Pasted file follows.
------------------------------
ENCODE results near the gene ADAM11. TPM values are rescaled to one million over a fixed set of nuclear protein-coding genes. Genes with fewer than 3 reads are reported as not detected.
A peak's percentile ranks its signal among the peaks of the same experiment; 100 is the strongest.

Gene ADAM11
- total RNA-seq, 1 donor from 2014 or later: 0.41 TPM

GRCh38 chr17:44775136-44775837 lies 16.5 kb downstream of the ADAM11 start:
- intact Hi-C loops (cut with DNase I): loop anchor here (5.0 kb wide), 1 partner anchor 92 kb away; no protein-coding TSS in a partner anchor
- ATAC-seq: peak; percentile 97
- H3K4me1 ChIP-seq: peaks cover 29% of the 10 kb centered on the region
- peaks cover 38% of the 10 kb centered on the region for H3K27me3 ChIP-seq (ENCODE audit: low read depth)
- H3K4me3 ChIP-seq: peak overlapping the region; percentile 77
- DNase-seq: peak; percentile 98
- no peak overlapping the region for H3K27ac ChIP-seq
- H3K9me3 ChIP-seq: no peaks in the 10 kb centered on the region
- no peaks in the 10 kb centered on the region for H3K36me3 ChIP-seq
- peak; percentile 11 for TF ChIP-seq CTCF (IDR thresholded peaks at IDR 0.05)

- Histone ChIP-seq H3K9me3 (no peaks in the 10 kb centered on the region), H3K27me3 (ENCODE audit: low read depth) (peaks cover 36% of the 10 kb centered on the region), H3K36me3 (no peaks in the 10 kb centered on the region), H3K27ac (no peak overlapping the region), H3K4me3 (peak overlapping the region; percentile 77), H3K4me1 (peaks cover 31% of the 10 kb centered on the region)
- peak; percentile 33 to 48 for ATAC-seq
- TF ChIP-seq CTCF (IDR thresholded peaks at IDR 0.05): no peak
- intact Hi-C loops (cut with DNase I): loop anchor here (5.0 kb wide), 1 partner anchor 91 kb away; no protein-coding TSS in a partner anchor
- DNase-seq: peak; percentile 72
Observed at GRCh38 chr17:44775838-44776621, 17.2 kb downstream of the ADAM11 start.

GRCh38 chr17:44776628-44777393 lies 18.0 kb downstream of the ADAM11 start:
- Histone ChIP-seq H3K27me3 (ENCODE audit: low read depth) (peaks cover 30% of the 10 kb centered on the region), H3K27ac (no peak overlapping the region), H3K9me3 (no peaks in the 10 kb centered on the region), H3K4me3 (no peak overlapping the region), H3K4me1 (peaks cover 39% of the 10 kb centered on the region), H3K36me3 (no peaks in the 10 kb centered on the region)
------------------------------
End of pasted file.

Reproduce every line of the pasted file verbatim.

ENCODE results near the gene ADAM11. TPM values are rescaled to one million over a fixed set of nuclear protein-coding genes. Genes with fewer than 3 reads are reported as not detected.
A peak's percentile ranks its signal among the peaks of the same experiment; 100 is the strongest.

Gene ADAM11
- total RNA-seq, 1 donor from 2014 or later: 0.41 TPM

GRCh38 chr17:44775136-44775837 lies 16.5 kb downstream of the ADAM11 start:
- intact Hi-C loops (cut with DNase I): loop anchor here (5.0 kb wide), 1 partner anchor 92 kb away; no protein-coding TSS in a partner anchor
- ATAC-seq: peak; percentile 97
- H3K4me1 ChIP-seq: peaks cover 29% of the 10 kb centered on the region
- peaks cover 38% of the 10 kb centered on the region for H3K27me3 ChIP-seq (ENCODE audit: low read depth)
- H3K4me3 ChIP-seq: peak overlapping the region; percentile 77
- DNase-seq: peak; percentile 98
- no peak overlapping the region for H3K27ac ChIP-seq
- H3K9me3 ChIP-seq: no peaks in the 10 kb centered on the region
- no peaks in the 10 kb centered on the region for H3K36me3 ChIP-seq
- peak; percentile 11 for TF ChIP-seq CTCF (IDR thresholded peaks at IDR 0.05)

- Histone ChIP-seq H3K9me3 (no peaks in the 10 kb centered on the region), H3K27me3 (ENCODE audit: low read depth) (peaks cover 36% of the 10 kb centered on the region), H3K36me3 (no peaks in the 10 kb centered on the region), H3K27ac (no peak overlapping the region), H3K4me3 (peak overlapping the region; percentile 77), H3K4me1 (peaks cover 31% of the 10 kb centered on the region)
- peak; percentile 33 to 48 for ATAC-seq
- TF ChIP-seq CTCF (IDR thresholded peaks at IDR 0.05): no peak
- intact Hi-C loops (cut with DNase I): loop anchor here (5.0 kb wide), 1 partner anchor 91 kb away; no protein-coding TSS in a partner anchor
- DNase-seq: peak; percentile 72
Observed at GRCh38 chr17:44775838-44776621, 17.2 kb downstream of the ADAM11 start.

GRCh38 chr17:44776628-44777393 lies 18.0 kb downstream of the ADAM11 start:
- Histone ChIP-seq H3K27me3 (ENCODE audit: low read depth) (peaks cover 30% of the 10 kb centered on the region), H3K27ac (no peak overlapping the region), H3K9me3 (no peaks in the 10 kb centered on the region), H3K4me3 (no peak overlapping the region), H3K4me1 (peaks cover 39% of the 10 kb centered on the region), H3K36me3 (no peaks in the 10 kb centered on the region)